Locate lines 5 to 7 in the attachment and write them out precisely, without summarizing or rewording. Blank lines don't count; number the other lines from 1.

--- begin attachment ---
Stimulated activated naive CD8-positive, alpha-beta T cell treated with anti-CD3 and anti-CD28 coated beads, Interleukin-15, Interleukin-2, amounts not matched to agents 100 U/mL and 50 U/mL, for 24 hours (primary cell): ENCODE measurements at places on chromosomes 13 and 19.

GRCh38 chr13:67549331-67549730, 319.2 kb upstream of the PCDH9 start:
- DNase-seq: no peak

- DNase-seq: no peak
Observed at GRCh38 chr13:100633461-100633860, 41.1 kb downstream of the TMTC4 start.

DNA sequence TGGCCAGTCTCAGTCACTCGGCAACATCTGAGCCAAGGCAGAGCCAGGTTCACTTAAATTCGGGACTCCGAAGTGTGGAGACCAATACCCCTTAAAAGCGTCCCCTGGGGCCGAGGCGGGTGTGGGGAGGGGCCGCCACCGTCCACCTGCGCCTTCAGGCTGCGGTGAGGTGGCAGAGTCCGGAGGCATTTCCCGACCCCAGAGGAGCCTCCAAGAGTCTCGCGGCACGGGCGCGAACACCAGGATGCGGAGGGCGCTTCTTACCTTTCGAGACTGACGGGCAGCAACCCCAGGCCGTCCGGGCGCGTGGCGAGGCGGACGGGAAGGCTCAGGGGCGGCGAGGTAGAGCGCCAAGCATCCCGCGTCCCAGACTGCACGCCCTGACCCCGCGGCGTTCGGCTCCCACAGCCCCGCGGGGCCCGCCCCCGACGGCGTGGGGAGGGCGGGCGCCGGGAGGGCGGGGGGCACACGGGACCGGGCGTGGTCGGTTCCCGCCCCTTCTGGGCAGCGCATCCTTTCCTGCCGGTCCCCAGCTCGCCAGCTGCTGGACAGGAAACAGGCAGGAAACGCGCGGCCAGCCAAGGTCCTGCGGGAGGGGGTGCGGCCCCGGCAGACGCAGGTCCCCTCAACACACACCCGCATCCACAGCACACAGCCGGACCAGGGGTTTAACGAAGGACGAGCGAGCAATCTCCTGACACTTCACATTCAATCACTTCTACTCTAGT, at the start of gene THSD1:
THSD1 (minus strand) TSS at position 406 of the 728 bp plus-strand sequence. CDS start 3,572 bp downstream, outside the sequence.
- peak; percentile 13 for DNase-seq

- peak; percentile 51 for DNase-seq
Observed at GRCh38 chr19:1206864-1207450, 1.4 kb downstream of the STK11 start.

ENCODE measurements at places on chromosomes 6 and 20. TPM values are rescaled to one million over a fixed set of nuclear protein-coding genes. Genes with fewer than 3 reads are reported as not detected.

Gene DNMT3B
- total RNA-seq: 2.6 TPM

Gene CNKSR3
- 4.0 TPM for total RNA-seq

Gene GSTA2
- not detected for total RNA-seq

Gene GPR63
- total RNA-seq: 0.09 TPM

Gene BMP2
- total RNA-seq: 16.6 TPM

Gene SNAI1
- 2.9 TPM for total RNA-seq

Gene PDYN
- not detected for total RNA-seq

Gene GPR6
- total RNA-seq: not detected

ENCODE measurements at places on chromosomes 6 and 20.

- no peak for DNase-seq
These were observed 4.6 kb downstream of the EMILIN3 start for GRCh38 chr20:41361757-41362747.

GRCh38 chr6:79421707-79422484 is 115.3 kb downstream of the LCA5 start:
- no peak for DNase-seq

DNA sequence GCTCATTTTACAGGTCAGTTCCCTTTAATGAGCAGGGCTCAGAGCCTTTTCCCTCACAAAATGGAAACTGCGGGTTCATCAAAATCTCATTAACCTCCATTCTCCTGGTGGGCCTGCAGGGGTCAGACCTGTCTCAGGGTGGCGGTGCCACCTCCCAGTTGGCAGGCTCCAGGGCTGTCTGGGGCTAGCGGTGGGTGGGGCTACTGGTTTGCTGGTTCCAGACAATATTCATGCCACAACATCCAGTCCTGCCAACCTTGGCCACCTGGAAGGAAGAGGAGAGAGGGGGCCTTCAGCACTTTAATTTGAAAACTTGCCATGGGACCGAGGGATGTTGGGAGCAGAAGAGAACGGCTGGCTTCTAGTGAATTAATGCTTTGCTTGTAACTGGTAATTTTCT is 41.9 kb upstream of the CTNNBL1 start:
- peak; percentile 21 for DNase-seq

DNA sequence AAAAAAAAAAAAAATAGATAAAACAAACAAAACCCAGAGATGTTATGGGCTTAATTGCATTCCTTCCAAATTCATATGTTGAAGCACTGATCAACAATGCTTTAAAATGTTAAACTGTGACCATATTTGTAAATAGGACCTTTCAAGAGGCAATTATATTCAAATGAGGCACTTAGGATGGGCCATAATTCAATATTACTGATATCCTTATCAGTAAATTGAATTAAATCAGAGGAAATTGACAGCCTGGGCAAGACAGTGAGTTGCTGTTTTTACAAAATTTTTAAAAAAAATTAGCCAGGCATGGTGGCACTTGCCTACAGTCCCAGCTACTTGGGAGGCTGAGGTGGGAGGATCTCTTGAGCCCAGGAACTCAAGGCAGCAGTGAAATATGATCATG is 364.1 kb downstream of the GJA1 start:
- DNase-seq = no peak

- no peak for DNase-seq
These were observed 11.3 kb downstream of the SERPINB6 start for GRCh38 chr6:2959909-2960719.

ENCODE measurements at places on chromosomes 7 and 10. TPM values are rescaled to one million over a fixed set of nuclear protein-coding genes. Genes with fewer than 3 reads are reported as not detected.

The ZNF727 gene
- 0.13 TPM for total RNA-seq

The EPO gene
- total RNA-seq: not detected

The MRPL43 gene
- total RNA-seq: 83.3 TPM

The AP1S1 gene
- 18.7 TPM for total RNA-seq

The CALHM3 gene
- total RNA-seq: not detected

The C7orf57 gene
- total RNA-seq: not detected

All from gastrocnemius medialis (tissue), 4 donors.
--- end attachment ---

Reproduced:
Observed at GRCh38 chr13:100633461-100633860, 41.1 kb downstream of the TMTC4 start.

DNA sequence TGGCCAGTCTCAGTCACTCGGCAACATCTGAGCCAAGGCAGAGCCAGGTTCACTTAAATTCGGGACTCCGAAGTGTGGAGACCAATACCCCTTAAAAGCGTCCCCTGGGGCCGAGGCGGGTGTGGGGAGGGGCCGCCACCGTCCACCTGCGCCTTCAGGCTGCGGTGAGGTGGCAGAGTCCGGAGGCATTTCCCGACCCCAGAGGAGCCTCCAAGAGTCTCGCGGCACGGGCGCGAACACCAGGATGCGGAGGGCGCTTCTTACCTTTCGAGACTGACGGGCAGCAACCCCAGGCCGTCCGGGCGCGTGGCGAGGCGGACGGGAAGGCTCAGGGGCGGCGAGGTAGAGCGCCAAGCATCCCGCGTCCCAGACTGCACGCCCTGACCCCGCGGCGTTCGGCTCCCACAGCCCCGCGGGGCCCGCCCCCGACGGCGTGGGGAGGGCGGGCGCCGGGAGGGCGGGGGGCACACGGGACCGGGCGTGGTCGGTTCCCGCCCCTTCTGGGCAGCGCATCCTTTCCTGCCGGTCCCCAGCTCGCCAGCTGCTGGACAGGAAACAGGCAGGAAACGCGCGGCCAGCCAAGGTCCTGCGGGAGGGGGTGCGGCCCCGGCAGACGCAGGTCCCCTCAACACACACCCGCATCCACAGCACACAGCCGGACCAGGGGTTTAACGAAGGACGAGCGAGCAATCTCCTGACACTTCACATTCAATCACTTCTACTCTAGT, at the start of gene THSD1:
THSD1 (minus strand) TSS at position 406 of the 728 bp plus-strand sequence. CDS start 3,572 bp downstream, outside the sequence.